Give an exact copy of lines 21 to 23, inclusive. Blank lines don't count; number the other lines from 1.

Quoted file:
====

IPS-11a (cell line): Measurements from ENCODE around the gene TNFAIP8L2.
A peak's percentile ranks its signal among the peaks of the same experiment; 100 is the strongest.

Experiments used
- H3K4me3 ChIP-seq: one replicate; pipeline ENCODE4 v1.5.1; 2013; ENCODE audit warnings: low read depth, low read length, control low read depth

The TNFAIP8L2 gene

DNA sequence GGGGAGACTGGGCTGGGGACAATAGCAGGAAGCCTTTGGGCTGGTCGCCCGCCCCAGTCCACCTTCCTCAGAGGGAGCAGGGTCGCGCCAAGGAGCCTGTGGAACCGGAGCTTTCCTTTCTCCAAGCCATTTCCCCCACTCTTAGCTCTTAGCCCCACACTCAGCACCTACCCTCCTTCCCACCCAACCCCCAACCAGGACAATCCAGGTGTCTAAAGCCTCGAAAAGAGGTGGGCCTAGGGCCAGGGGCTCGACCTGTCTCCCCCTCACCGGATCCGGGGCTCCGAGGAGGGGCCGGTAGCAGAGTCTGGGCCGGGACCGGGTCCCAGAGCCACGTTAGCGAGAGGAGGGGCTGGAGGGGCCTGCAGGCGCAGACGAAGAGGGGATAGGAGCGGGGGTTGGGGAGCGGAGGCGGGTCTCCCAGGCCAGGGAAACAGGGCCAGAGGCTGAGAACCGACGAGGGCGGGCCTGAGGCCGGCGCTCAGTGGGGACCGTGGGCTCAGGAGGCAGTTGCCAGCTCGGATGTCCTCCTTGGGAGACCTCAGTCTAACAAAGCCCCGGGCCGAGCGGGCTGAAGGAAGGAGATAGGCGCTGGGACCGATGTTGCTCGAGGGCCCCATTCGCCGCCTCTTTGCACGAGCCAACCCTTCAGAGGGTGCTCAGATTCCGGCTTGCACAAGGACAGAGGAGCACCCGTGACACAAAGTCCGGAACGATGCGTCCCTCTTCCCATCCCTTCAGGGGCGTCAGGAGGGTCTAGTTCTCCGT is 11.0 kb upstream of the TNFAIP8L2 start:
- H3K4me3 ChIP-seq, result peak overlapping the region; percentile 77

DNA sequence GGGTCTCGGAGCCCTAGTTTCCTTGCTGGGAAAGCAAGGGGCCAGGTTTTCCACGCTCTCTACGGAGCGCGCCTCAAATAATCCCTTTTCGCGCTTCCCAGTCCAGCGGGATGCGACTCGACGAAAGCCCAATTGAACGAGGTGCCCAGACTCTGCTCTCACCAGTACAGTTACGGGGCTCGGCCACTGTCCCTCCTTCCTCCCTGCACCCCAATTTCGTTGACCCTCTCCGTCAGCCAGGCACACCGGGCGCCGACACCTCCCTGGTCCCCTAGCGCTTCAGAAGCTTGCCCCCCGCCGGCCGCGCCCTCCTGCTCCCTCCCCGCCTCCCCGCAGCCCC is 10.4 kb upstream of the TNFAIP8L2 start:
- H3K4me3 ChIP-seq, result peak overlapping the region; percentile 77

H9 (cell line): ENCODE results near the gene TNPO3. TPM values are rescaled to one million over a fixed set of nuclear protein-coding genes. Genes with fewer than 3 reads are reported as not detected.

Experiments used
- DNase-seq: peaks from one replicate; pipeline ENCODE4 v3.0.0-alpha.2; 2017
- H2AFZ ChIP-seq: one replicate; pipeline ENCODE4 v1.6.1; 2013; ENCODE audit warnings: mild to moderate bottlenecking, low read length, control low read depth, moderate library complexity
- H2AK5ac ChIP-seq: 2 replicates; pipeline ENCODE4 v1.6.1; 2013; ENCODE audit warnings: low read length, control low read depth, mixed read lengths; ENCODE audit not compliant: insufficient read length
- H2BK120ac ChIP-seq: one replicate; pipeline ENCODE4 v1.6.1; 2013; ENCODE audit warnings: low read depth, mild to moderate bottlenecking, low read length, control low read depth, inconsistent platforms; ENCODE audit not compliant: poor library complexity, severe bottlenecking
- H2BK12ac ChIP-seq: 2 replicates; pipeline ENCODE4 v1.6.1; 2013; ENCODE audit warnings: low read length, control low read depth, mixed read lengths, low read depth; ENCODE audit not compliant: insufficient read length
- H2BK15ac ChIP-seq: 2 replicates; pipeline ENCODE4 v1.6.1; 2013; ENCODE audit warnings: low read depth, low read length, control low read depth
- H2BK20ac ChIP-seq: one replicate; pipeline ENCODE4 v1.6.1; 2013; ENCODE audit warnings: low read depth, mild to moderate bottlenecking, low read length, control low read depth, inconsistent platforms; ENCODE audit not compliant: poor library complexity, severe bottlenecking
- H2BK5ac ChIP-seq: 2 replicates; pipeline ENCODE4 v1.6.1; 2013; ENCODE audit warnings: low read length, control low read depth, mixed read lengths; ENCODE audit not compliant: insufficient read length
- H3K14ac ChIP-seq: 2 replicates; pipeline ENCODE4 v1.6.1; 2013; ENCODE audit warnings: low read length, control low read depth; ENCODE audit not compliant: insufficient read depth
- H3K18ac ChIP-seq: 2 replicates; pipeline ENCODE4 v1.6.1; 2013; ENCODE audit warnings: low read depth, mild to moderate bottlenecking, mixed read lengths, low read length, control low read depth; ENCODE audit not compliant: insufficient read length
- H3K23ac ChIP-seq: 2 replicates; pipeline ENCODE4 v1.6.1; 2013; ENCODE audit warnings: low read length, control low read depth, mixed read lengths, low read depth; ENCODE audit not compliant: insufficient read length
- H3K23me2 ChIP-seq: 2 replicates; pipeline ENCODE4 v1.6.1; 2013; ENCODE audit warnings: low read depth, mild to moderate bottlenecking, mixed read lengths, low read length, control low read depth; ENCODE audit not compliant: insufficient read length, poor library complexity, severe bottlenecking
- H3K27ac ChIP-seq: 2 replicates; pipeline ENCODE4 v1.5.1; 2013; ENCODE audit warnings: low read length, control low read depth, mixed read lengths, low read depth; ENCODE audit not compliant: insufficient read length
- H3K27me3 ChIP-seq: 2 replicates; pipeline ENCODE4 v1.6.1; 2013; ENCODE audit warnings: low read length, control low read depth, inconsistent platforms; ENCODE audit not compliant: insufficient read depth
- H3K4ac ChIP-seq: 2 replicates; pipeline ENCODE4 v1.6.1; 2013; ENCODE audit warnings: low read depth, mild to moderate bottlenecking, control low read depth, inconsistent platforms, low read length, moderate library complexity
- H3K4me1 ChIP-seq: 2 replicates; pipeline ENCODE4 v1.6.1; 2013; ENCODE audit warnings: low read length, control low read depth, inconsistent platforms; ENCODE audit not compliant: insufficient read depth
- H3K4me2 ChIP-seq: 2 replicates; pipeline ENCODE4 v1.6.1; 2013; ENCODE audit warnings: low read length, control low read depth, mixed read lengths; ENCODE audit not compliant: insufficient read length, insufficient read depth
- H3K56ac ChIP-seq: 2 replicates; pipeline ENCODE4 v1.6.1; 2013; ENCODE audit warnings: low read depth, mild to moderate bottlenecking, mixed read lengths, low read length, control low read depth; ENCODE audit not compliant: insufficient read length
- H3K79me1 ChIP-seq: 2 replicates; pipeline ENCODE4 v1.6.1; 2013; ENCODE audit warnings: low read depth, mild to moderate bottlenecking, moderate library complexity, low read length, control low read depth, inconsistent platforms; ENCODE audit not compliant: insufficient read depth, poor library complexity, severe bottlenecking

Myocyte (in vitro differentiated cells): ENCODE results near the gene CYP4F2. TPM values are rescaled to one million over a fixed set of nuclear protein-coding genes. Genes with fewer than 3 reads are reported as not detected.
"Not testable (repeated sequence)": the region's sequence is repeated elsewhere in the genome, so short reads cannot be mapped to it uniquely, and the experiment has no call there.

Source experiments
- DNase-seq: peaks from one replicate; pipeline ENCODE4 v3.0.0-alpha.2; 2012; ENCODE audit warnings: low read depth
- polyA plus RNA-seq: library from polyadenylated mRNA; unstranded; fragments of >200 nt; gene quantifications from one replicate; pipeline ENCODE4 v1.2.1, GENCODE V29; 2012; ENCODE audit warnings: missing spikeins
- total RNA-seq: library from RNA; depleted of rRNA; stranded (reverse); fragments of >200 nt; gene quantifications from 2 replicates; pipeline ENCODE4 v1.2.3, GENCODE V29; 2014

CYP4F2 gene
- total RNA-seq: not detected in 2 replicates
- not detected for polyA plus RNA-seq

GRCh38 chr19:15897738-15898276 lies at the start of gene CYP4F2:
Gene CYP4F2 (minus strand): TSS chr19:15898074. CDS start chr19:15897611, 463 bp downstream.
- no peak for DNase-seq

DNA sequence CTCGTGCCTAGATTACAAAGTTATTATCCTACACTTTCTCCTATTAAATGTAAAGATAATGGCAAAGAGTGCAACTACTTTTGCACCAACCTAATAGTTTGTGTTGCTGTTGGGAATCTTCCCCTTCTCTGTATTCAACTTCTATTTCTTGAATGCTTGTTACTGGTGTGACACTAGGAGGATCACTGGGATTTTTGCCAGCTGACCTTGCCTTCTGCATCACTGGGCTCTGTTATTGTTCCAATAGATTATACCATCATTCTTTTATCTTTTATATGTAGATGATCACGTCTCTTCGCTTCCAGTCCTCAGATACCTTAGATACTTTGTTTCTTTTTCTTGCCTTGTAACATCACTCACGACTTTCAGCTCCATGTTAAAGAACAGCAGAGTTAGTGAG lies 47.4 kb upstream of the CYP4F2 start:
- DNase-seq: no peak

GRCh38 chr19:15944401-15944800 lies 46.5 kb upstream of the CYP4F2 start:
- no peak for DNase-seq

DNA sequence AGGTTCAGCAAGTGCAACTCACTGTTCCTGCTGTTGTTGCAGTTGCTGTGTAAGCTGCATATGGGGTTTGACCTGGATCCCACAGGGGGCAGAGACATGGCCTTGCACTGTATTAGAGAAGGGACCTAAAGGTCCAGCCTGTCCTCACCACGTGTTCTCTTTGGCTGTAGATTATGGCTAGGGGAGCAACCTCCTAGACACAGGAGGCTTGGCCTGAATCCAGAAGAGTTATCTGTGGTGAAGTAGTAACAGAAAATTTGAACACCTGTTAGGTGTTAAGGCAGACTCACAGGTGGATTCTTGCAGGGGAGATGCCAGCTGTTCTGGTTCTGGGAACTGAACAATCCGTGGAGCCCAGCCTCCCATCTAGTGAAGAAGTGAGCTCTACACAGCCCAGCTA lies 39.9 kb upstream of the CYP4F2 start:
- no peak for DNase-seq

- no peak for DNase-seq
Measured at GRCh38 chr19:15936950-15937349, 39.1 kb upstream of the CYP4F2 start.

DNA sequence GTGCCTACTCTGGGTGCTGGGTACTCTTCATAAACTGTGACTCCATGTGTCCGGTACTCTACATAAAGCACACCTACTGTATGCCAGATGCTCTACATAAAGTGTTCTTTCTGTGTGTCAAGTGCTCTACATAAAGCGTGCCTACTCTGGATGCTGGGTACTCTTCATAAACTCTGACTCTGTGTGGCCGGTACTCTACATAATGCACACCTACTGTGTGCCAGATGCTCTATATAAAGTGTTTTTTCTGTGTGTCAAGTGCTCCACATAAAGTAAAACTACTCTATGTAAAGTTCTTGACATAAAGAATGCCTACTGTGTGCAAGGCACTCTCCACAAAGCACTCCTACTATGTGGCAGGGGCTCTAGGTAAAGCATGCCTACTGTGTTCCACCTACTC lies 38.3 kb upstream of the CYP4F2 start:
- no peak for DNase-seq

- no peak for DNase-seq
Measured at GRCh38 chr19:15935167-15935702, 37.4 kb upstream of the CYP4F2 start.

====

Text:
- H3K18ac ChIP-seq: 2 replicates; pipeline ENCODE4 v1.6.1; 2013; ENCODE audit warnings: low read depth, mild to moderate bottlenecking, mixed read lengths, low read length, control low read depth; ENCODE audit not compliant: insufficient read length
- H3K23ac ChIP-seq: 2 replicates; pipeline ENCODE4 v1.6.1; 2013; ENCODE audit warnings: low read length, control low read depth, mixed read lengths, low read depth; ENCODE audit not compliant: insufficient read length
- H3K23me2 ChIP-seq: 2 replicates; pipeline ENCODE4 v1.6.1; 2013; ENCODE audit warnings: low read depth, mild to moderate bottlenecking, mixed read lengths, low read length, control low read depth; ENCODE audit not compliant: insufficient read length, poor library complexity, severe bottlenecking